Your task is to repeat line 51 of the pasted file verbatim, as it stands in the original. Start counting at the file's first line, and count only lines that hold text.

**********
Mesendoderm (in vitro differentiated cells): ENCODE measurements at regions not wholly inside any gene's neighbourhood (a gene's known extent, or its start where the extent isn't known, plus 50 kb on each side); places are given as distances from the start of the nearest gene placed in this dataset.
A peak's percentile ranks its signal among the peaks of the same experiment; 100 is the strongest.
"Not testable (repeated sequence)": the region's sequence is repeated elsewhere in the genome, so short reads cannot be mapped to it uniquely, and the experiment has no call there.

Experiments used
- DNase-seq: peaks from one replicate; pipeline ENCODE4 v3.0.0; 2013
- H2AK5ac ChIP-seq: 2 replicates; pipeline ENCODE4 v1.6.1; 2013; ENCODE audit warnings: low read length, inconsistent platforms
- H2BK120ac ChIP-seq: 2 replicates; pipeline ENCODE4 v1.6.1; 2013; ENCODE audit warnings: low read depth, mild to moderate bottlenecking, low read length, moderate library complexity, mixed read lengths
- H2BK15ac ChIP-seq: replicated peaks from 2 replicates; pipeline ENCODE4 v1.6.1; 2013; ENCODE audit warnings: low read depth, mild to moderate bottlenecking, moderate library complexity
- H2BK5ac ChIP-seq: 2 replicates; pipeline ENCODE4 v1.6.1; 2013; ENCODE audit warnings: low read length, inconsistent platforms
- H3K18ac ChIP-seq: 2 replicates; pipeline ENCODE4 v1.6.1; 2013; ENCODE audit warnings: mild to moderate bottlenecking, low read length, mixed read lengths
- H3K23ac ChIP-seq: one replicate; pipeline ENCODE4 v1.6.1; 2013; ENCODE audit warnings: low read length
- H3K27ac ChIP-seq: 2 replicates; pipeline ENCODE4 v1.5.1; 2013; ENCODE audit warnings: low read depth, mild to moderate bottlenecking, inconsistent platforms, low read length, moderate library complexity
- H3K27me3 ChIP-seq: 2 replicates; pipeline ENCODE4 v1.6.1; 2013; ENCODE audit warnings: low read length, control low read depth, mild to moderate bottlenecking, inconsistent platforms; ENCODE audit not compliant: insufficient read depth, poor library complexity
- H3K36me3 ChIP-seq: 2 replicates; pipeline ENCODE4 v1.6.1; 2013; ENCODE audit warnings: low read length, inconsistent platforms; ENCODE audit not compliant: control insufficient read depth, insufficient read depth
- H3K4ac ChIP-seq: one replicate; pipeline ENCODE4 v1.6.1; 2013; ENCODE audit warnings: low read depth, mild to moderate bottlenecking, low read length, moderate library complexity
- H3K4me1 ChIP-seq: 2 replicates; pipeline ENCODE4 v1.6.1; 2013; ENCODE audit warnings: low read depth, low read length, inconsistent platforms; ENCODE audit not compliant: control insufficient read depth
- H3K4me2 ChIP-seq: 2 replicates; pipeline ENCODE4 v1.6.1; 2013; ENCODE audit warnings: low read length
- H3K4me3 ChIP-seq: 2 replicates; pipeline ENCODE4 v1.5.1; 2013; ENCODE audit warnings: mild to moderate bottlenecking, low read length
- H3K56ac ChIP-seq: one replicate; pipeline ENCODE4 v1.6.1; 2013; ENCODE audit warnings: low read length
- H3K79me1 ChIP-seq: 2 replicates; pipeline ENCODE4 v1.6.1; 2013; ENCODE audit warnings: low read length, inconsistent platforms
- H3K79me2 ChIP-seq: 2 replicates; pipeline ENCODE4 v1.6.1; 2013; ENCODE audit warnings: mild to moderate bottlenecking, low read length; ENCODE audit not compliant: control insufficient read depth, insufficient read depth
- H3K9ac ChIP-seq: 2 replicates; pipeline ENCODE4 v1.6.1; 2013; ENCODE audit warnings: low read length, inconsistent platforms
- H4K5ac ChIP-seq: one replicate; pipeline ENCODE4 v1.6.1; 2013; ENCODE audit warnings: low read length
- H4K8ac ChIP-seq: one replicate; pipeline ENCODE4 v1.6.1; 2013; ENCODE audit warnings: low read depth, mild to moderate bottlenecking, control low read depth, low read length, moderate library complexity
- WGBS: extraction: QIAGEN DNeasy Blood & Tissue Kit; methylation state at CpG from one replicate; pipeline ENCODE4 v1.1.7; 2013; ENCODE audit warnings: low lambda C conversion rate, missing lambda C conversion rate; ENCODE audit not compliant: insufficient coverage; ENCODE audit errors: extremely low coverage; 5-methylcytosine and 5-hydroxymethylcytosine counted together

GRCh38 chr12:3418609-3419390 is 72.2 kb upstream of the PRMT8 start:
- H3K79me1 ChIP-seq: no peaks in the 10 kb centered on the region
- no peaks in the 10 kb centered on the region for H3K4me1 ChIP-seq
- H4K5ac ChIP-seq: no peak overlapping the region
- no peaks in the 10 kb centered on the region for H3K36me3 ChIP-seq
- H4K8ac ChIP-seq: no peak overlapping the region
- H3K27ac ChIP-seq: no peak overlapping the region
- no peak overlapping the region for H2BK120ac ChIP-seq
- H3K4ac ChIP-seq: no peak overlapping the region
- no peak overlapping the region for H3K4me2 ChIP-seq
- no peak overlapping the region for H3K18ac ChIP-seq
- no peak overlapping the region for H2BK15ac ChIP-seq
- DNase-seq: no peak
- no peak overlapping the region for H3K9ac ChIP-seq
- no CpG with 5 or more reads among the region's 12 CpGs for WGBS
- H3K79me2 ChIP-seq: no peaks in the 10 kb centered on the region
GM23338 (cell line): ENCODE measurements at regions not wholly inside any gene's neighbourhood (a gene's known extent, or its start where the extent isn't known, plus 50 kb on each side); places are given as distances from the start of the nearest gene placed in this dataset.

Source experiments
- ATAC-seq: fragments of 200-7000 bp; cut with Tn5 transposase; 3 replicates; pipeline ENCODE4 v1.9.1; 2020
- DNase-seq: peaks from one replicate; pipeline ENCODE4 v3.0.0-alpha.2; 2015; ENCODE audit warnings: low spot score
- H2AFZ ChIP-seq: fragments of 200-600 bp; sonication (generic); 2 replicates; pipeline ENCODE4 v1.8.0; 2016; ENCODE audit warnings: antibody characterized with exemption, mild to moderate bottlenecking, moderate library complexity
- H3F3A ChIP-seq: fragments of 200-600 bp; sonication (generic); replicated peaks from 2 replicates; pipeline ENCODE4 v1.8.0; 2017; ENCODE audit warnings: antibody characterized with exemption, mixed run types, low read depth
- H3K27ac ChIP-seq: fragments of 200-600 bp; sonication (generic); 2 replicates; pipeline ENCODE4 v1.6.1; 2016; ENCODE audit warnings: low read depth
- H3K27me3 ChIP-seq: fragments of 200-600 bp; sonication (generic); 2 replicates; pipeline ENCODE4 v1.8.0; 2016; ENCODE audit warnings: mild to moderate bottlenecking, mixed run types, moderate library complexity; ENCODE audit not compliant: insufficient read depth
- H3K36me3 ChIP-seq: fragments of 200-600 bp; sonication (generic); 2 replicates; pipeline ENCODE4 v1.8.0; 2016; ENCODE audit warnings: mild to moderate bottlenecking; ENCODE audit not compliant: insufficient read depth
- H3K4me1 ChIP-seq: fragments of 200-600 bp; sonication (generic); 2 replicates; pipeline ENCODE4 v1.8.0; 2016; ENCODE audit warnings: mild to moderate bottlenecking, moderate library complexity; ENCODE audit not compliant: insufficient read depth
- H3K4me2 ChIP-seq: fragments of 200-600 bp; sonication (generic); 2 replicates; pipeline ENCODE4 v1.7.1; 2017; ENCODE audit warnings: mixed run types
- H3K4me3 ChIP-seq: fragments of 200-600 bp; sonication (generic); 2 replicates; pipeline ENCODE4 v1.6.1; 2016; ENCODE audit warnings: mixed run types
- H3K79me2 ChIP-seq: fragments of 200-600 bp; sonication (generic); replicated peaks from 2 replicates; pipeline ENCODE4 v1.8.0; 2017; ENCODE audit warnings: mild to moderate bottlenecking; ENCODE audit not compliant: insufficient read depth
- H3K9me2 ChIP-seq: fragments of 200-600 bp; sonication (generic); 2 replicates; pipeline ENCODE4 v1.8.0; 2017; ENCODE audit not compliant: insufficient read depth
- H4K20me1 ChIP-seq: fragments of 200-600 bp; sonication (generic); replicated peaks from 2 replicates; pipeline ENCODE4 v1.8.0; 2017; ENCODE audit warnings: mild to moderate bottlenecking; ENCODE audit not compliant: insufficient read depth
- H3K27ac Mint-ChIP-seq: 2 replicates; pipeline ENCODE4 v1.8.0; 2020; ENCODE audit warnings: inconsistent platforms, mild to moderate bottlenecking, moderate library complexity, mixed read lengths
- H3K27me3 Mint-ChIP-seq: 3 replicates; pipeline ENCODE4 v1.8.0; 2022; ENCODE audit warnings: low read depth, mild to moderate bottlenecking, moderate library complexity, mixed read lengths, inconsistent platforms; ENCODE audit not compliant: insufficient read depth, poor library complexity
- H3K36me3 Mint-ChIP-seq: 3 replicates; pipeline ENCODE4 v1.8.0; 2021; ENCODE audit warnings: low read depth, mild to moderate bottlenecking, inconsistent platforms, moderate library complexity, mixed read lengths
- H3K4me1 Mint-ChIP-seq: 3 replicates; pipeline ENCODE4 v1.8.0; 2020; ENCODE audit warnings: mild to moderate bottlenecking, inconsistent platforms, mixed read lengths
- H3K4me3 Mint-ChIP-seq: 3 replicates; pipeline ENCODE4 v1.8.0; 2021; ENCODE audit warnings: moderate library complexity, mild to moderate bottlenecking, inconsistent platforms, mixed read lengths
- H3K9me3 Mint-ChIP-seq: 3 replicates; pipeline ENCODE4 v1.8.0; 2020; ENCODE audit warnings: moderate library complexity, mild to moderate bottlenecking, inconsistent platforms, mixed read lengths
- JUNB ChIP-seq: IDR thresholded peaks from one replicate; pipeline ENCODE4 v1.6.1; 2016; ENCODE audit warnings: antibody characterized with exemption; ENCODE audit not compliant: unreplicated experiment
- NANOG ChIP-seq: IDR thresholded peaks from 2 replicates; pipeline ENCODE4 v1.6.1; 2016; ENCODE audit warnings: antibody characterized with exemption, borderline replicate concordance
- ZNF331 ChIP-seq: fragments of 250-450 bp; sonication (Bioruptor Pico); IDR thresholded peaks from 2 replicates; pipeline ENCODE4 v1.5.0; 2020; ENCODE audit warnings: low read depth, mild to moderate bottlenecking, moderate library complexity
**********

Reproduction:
- H3K4me1 ChIP-seq: fragments of 200-600 bp; sonication (generic); 2 replicates; pipeline ENCODE4 v1.8.0; 2016; ENCODE audit warnings: mild to moderate bottlenecking, moderate library complexity; ENCODE audit not compliant: insufficient read depth